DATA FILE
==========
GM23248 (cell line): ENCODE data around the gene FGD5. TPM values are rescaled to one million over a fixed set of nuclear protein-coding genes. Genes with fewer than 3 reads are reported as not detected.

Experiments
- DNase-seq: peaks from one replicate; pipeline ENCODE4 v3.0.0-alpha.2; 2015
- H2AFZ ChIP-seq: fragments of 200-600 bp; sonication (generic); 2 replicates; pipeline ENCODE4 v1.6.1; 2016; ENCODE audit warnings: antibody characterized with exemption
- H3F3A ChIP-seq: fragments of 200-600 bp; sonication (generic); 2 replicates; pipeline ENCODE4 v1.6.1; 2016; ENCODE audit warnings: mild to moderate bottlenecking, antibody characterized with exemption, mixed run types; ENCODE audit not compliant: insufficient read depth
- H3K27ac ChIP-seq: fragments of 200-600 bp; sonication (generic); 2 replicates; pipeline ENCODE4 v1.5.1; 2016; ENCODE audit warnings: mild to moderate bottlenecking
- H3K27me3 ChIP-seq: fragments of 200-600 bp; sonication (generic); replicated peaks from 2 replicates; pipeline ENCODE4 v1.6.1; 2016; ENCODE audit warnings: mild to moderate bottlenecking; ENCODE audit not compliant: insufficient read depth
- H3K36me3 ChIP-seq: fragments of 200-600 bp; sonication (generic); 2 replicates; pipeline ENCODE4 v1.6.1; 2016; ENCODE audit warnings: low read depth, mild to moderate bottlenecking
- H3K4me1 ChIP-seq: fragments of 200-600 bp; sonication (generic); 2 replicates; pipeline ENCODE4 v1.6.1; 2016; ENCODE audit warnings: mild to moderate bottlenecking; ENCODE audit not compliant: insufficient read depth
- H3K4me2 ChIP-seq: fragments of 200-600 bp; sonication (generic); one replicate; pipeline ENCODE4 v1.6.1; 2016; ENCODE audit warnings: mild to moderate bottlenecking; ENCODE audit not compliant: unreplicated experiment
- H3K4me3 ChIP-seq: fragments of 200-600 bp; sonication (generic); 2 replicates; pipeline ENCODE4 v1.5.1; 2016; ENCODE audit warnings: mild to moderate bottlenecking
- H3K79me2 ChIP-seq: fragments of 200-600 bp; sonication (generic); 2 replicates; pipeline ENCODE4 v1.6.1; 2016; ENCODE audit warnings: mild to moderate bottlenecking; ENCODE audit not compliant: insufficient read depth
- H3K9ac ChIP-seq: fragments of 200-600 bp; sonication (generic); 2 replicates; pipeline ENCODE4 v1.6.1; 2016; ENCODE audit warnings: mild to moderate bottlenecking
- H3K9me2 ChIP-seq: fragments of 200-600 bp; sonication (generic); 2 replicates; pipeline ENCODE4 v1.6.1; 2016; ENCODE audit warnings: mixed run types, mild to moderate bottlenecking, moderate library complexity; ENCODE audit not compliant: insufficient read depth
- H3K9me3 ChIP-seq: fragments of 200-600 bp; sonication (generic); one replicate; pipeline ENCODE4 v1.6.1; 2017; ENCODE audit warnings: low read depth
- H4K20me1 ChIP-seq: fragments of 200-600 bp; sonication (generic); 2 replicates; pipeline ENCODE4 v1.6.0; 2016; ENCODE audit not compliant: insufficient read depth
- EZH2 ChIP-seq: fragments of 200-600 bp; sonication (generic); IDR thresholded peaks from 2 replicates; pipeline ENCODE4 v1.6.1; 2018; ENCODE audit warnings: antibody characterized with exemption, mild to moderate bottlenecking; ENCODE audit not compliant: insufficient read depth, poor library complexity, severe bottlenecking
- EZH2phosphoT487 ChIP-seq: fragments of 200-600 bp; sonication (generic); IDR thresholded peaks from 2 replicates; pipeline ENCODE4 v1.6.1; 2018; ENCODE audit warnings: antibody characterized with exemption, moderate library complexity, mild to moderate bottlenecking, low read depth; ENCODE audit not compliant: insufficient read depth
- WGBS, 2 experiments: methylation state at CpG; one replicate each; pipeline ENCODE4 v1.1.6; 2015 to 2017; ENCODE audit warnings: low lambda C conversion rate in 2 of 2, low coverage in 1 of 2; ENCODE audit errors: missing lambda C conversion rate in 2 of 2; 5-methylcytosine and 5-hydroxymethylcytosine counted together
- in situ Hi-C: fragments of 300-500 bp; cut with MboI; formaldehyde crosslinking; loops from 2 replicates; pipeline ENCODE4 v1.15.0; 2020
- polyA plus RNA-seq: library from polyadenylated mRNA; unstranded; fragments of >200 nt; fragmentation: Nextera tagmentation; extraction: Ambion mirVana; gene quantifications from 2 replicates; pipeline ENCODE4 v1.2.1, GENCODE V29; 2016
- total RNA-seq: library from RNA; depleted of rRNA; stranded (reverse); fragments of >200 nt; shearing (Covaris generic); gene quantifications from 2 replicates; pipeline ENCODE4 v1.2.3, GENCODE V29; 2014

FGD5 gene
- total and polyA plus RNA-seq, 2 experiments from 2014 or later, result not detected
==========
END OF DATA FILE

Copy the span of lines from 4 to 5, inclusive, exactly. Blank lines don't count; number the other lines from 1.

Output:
- H2AFZ ChIP-seq: fragments of 200-600 bp; sonication (generic); 2 replicates; pipeline ENCODE4 v1.6.1; 2016; ENCODE audit warnings: antibody characterized with exemption
- H3F3A ChIP-seq: fragments of 200-600 bp; sonication (generic); 2 replicates; pipeline ENCODE4 v1.6.1; 2016; ENCODE audit warnings: mild to moderate bottlenecking, antibody characterized with exemption, mixed run types; ENCODE audit not compliant: insufficient read depth